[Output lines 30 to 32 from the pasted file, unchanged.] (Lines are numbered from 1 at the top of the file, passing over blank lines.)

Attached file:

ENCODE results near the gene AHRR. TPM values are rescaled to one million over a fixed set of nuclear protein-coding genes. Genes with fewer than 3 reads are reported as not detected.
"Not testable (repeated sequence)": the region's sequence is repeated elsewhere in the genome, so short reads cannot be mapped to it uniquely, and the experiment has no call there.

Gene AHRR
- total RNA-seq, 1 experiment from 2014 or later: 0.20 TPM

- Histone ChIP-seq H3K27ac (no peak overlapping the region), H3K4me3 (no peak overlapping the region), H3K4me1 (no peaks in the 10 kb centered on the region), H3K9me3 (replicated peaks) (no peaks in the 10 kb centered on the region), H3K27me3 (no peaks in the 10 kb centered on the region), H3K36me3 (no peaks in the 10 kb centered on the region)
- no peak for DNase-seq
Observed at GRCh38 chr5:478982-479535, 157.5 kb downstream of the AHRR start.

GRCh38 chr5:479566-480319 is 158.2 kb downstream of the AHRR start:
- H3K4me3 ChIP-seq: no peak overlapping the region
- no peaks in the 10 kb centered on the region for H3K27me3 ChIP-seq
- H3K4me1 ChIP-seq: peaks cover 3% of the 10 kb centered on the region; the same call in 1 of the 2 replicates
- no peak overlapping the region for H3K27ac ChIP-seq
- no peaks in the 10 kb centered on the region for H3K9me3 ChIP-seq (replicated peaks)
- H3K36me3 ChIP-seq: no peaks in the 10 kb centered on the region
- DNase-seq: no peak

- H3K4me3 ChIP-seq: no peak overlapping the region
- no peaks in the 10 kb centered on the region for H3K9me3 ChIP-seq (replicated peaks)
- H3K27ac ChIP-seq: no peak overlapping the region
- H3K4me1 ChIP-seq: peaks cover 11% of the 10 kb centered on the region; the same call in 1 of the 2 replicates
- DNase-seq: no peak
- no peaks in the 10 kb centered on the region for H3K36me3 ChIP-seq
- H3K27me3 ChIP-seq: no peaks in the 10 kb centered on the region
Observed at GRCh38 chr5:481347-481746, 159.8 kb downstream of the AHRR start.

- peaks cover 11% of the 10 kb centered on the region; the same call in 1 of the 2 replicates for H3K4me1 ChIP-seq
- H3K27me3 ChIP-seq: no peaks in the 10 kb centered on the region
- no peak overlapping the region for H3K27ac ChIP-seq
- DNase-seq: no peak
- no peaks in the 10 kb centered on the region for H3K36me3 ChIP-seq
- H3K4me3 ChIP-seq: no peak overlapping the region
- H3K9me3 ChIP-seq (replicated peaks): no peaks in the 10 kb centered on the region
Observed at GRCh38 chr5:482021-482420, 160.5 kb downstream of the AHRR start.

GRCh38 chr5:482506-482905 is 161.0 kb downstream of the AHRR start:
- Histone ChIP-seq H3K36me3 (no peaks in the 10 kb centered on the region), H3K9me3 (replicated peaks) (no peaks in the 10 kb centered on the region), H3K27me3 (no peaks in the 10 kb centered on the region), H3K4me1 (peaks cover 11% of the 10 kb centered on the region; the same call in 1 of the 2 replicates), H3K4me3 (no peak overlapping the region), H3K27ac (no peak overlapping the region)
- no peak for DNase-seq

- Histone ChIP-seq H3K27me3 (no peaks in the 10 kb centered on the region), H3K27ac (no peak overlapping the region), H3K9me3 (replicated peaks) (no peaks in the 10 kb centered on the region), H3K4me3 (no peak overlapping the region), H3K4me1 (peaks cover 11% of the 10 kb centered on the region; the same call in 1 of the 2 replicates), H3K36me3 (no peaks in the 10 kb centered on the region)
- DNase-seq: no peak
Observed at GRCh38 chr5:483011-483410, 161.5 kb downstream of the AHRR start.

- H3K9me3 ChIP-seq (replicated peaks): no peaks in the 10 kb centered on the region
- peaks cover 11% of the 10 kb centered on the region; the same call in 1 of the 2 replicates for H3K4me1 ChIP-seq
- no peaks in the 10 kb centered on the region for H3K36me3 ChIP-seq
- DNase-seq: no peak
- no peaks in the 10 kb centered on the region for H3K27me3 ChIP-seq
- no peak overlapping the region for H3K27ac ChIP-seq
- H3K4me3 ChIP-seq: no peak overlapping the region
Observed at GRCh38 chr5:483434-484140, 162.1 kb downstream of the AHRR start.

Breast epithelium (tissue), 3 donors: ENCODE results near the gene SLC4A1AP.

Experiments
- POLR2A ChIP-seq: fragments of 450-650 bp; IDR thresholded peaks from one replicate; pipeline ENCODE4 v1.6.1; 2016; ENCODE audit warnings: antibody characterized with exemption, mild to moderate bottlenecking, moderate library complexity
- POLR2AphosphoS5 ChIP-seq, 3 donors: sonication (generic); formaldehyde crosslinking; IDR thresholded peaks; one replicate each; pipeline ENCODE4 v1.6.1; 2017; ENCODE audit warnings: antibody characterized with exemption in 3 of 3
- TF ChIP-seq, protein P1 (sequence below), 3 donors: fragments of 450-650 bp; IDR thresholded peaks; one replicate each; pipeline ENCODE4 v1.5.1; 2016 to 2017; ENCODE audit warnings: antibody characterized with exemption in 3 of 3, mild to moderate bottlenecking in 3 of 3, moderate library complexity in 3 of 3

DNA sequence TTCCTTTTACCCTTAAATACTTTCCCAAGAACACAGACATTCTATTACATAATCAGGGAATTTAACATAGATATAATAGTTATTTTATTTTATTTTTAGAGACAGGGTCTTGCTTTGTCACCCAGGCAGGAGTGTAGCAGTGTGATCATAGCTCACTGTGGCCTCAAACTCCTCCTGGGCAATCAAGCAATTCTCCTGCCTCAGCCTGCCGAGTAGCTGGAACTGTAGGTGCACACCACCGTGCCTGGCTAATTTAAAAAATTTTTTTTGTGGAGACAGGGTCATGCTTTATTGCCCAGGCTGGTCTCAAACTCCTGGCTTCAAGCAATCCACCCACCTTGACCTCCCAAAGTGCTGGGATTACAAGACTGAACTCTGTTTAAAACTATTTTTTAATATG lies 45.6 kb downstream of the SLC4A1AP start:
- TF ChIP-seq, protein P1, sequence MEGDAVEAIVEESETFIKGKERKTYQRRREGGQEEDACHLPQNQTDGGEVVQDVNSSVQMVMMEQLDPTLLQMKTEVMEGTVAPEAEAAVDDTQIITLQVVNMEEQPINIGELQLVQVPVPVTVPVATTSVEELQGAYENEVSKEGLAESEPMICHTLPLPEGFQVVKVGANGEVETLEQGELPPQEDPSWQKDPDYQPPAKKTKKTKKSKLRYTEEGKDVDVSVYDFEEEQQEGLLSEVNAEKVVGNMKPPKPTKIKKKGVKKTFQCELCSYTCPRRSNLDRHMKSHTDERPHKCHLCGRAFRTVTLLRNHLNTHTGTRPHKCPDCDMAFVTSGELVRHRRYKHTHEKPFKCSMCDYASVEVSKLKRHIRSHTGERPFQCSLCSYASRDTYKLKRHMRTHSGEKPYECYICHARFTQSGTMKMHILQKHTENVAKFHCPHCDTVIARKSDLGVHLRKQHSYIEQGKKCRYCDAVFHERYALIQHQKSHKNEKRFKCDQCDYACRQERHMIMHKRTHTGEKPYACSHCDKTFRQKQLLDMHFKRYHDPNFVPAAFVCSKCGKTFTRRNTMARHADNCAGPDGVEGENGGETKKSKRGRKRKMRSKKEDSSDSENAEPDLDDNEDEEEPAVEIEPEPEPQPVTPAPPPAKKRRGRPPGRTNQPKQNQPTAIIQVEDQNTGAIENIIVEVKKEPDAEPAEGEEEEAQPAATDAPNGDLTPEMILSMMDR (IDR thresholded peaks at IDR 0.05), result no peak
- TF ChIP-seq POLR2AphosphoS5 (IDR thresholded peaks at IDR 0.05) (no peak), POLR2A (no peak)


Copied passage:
- H3K9me3 ChIP-seq (replicated peaks): no peaks in the 10 kb centered on the region
Observed at GRCh38 chr5:482021-482420, 160.5 kb downstream of the AHRR start.

GRCh38 chr5:482506-482905 is 161.0 kb downstream of the AHRR start: